House prices across the country have continued to boom in May, with the latest data showing values increased by 2.2% and 10.6% annually.
According to CoreLogic, it was Sydney that continues to lead the nationwide surge in prices, increasing by 3.0% in May. All the capital cities increased in value, with Brisbane up 2.0% and Melbourne by 1.8%. While Hobart and Darwin continued their strong recent performances as well. Perth remains the weakest capital city market but still saw an increase of 1.1% last month.
Over the past three months, national house prices rose by 7% with the median house price in Australia now sitting at $634,355.
After lagging last year, prices in the capital cities have now started to outpace the regional areas. We saw a big shift from people looking to move away from capital cities last year, however, now many homebuyers are making it clear that the time is right to be jumping back into the capital city markets ahead of regional areas.
Capital cities have outperformed regional areas twice in the past three months and in May, were 2.3% higher, compared to the 2.0% increase in regional areas. Over the quarter, regional areas have lagged with a 6.5% increase versus 7.1% in the capital cities.
Top End of the Market is Moving
While the boom in house prices is evident for all to see, CoreLogic’s Tim Lawless notes that it is now the premium end of the market, notably in Sydney and Melbourne, that is really driving the gains.
“Despite the consistently strong headline results, the underlying trends have shifted over the past year,” Mr Lawless said.
“The most expensive end of the market is now driving the highest rate of price appreciation across most of the capital cities, whereas early in the growth cycle it was the most affordable end of the market that was the strongest.”
“From a geographic perspective, it was the smaller capital cities that led the housing market out of the COVID slump, but now Sydney has risen through the ranks to record the largest capital gain over the past three months with values up 9.3%.”
Stock Levels Remain Low
Low stock and high demand, coupled with record-low interest rates are continuing to create a seller’s market in most areas.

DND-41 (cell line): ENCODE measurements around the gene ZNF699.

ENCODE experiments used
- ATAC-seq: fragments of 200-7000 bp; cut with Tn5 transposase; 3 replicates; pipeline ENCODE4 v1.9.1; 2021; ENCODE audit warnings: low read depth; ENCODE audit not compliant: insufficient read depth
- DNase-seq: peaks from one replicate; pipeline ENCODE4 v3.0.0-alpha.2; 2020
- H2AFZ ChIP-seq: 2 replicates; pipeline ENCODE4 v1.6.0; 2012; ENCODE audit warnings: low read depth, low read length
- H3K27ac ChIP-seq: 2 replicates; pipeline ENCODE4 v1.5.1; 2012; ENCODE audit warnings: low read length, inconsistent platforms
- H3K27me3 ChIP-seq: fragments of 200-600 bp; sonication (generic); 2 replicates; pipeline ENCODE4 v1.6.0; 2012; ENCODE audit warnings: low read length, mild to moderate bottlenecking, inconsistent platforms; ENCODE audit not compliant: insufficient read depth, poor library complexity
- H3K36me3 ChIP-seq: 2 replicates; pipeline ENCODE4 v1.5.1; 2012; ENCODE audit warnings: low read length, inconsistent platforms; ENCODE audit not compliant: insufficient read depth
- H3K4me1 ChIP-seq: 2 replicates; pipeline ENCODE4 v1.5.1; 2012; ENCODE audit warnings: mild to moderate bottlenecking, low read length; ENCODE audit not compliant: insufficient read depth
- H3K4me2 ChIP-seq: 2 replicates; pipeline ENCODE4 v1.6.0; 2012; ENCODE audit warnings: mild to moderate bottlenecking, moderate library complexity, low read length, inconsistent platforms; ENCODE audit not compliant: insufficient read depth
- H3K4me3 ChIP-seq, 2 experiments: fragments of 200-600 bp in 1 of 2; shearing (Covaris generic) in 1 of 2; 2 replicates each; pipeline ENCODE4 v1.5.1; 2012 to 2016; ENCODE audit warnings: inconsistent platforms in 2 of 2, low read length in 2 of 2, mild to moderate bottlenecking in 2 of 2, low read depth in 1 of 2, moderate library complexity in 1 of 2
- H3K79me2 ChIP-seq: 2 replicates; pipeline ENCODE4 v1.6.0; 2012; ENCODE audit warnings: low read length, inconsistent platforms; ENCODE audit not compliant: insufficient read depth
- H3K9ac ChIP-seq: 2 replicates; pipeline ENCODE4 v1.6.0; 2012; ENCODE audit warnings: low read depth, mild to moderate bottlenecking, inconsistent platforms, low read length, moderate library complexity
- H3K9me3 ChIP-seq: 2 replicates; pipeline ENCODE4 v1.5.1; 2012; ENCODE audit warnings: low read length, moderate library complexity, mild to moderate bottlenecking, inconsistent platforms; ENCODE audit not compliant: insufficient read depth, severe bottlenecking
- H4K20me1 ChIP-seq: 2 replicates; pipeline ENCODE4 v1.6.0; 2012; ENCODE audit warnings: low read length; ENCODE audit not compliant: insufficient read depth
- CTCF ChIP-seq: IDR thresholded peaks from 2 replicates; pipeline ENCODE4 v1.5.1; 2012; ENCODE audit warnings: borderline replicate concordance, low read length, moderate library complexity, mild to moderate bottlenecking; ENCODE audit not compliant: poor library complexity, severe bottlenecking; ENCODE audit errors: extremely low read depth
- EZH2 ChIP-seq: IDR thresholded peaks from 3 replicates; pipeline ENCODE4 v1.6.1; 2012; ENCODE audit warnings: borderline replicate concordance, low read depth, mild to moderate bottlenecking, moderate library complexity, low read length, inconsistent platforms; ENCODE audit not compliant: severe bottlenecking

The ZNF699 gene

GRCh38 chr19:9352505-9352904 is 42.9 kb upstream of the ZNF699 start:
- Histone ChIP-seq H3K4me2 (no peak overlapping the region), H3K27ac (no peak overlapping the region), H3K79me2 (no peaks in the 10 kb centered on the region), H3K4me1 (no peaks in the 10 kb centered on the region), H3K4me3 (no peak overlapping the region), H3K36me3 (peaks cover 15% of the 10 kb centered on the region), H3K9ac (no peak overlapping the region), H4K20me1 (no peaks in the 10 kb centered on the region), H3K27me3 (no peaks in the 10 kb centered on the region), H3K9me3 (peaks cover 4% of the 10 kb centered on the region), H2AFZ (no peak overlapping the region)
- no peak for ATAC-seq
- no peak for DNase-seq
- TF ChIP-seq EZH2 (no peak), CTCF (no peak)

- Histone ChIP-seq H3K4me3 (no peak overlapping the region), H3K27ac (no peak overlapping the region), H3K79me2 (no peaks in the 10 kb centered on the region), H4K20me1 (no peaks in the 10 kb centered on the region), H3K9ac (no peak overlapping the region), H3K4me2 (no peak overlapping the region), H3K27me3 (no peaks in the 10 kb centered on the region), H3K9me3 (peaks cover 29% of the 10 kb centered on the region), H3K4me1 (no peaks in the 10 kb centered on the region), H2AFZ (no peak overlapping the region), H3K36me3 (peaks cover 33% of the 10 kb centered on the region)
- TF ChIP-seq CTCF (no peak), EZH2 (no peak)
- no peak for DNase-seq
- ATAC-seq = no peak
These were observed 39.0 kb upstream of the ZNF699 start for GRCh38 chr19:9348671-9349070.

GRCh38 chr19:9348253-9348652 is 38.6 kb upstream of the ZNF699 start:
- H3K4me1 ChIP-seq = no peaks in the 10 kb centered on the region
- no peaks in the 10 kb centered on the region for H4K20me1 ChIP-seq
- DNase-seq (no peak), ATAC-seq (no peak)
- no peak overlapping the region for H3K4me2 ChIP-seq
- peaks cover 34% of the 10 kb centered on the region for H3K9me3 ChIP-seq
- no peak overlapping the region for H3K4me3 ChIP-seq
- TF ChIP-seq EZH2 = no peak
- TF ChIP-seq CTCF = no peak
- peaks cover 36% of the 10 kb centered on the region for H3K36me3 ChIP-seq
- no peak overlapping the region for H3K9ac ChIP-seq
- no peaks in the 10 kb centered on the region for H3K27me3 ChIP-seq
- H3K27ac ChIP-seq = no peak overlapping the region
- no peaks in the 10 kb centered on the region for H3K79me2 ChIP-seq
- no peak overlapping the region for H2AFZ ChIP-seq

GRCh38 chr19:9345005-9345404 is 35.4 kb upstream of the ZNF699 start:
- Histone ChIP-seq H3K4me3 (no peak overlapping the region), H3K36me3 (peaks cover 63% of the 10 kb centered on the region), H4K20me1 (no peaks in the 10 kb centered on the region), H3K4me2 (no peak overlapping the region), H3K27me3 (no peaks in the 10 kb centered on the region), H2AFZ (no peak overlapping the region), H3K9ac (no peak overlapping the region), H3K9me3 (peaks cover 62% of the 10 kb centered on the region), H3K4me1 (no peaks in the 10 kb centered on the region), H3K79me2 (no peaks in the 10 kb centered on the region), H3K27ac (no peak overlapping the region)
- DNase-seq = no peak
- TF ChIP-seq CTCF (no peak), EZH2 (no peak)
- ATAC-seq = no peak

CoreLogic notes, that while there has been an increase in supply, demand is still outpacing supply in most locations.
The median time on market remains around its record low of 25 days, while vendor discounting rates are also around record lows with the typical discount from the original asking price recorded at -2.7% over the past three months.
“The sales to new listings ratio remain around 1.1, meaning for every new listing there is more than one sale occurring,” said Mr Lawless.
“This rapid rate of absorption is keeping advertised inventory levels extremely low, despite the rise in new listings. As a consequence, vendors remain in a strong selling position while buyers have a weak position at the negotiation table.”
Positive Cashflow Opportunities
With values rising CoreLogic believes there are still a number of opportunities for investors to locate positively geared properties. With the average mortgage rate now around 2.5%, there are still many cities and regional areas that are showing increasing rental yields, making them more cashflow positive than in previous years.
Notably, Perth and Darwin have seen 15-20% increases in rental yields over the past 12 months on the back of extremely tight supply for rentals. CoreLogic notes that the opportunity for positively geared properties in Sydney and Melbourne remains limited with prices rising and rental vacancies still high in many areas.
Housing Boom Rolls On
CoreLogic says that the housing boom is in full swing across the country and for now it is not slowing down.
They state that the winding back of fiscal support has had virtually no impact on housing markets and the overall jobs market is improving.
CoreLogic is expecting housing values will continue to rise throughout 2021 and into 2022, albeit at a gradually slower pace.
For the full CoreLogic Hedonic Home Value Index, please click here (PDF file)